In addition to self-defense, Indiana law provides further legal justification to police officers who use deadly force when acting in the scope of their official duties. Under I. C. 35 41-3-3(b), “a law enforcement officer is justified in using reasonable force if the officer reasonably believes that the force is necessary to effect a lawful arrest.” Further, an officer is permitted to use deadly force when he has “probable cause that deadly force is necessary” to 

either “prevent the commission of a forcible felony; or to effect an arrest of a person who the officer has probable cause to believe poses a threat of serious bodily injury to the officer or a third person.” I. C. 35-41-3-3(b)(1). As with self-defense, this statute imposes no duty to retreat. However, an officer must give warning, “if feasible” to the “person against whom deadly force is to be used.” I. C. 35-41-3-3(b)(2).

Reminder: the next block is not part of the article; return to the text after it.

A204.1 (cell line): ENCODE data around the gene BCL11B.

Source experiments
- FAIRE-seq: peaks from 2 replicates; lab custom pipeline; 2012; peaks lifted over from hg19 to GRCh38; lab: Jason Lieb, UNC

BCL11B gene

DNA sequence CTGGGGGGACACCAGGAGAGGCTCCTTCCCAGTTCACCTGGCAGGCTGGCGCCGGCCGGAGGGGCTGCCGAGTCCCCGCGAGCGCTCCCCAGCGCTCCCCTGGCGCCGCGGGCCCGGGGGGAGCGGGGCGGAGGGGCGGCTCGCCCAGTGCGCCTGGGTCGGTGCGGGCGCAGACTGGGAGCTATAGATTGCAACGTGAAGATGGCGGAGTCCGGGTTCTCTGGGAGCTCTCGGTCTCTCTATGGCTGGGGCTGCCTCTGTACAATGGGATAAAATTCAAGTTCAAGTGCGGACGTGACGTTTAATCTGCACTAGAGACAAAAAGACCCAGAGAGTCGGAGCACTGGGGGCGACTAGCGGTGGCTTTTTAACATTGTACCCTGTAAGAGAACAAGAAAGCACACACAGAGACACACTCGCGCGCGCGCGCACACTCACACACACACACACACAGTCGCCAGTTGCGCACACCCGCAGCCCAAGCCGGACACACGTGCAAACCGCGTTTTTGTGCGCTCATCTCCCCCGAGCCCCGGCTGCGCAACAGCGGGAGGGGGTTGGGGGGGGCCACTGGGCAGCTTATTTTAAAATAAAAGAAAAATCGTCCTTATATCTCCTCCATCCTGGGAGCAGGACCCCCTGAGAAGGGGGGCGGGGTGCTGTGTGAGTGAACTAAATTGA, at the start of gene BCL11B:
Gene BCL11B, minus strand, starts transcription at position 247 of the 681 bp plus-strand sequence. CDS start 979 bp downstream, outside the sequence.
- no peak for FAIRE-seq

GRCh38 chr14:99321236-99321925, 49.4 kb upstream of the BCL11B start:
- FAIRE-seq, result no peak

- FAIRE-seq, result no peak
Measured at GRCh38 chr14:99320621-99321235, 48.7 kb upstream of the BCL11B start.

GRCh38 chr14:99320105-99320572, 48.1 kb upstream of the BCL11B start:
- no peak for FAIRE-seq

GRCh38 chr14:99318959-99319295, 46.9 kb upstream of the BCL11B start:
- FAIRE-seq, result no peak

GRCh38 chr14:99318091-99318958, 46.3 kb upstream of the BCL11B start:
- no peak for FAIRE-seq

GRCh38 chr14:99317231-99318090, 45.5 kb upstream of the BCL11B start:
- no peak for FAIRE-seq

The United States Supreme Court has determined that all claims of excessive force by police officers are evaluated within the framework of the Fourth Amendment to the United States Constitution. Graham v. Connor, 490 U.S. 386 (1989). Therefore, Indiana courts are bound to follow the Graham standard. OBannon v. City of Anderson, 733 N.E. 2d 1, 3 (Ind. Ct. App. 2000). Graham advises that a thorough inquiry requires a fact-finder to consider whether a belief was objectively reasonable under the circumstances as would be understood by a “reasonable officer on the scene.” Graham, 490 U.S. at 396. This analysis should occur as if it were done in real time. Graham warns against evaluating an officer’s beliefs purely in retrospect, long after an officer has been forced to make “split-second judgments” in “tense, uncertain, and rapidly evolving circumstances.” Id. at 396-397

Instead, Graham requires that courts must consider whether an officer’s use of force was objectively reasonable at the time force was employed, in light of all known facts, including “the severity of the crime involved, whether the suspect is an immediate threat to officers, and whether the suspect is attempting to resist or evade arrest.” O’Bannon v. City of Anderson, 733 N.E. 2d at 3.